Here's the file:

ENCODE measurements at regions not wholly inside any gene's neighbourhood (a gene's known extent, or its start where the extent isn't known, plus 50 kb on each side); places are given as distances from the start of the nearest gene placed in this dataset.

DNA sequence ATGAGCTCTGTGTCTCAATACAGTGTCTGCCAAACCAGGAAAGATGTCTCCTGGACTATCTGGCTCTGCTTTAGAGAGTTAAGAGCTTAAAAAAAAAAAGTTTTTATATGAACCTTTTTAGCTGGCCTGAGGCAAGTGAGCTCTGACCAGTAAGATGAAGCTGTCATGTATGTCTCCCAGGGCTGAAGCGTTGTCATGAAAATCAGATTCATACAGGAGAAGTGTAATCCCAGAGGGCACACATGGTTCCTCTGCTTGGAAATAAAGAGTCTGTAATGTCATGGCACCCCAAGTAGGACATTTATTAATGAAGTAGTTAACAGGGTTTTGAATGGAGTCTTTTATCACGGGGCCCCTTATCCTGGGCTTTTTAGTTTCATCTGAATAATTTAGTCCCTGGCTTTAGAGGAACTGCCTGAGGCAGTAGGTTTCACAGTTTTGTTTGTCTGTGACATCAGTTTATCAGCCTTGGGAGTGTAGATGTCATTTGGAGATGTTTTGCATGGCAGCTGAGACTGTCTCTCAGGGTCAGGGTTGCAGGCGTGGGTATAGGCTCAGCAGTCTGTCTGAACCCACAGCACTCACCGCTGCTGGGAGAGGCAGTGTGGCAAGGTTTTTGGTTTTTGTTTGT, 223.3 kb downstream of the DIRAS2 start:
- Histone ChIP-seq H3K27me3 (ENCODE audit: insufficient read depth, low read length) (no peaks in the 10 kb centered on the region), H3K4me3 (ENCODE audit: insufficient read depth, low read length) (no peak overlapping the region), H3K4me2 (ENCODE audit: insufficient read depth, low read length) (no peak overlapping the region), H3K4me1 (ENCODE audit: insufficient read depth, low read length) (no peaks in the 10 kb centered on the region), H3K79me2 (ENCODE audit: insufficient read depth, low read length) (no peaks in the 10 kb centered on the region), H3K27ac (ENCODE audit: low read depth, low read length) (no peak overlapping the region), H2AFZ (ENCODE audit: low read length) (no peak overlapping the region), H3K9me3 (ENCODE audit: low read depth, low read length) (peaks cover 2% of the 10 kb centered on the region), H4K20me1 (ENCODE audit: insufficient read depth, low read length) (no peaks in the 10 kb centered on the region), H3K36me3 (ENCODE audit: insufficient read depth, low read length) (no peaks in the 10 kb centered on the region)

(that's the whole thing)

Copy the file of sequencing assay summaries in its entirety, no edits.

ENCODE measurements at regions not wholly inside any gene's neighbourhood (a gene's known extent, or its start where the extent isn't known, plus 50 kb on each side); places are given as distances from the start of the nearest gene placed in this dataset.

DNA sequence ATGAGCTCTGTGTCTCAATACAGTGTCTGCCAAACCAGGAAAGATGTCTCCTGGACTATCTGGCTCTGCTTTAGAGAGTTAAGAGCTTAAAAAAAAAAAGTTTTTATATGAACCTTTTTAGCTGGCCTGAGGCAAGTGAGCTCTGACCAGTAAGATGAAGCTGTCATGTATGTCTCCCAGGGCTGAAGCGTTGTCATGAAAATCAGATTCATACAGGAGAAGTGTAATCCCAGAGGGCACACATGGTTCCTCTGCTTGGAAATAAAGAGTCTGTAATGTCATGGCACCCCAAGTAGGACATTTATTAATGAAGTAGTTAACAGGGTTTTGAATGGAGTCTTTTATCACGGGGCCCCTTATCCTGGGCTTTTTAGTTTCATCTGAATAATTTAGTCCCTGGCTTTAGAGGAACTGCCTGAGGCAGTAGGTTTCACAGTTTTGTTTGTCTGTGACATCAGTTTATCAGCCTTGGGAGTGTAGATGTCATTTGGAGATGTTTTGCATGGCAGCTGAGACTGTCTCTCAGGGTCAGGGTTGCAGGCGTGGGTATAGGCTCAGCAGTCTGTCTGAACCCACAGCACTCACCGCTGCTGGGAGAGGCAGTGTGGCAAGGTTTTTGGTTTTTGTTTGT, 223.3 kb downstream of the DIRAS2 start:
- Histone ChIP-seq H3K27me3 (ENCODE audit: insufficient read depth, low read length) (no peaks in the 10 kb centered on the region), H3K4me3 (ENCODE audit: insufficient read depth, low read length) (no peak overlapping the region), H3K4me2 (ENCODE audit: insufficient read depth, low read length) (no peak overlapping the region), H3K4me1 (ENCODE audit: insufficient read depth, low read length) (no peaks in the 10 kb centered on the region), H3K79me2 (ENCODE audit: insufficient read depth, low read length) (no peaks in the 10 kb centered on the region), H3K27ac (ENCODE audit: low read depth, low read length) (no peak overlapping the region), H2AFZ (ENCODE audit: low read length) (no peak overlapping the region), H3K9me3 (ENCODE audit: low read depth, low read length) (peaks cover 2% of the 10 kb centered on the region), H4K20me1 (ENCODE audit: insufficient read depth, low read length) (no peaks in the 10 kb centered on the region), H3K36me3 (ENCODE audit: insufficient read depth, low read length) (no peaks in the 10 kb centered on the region)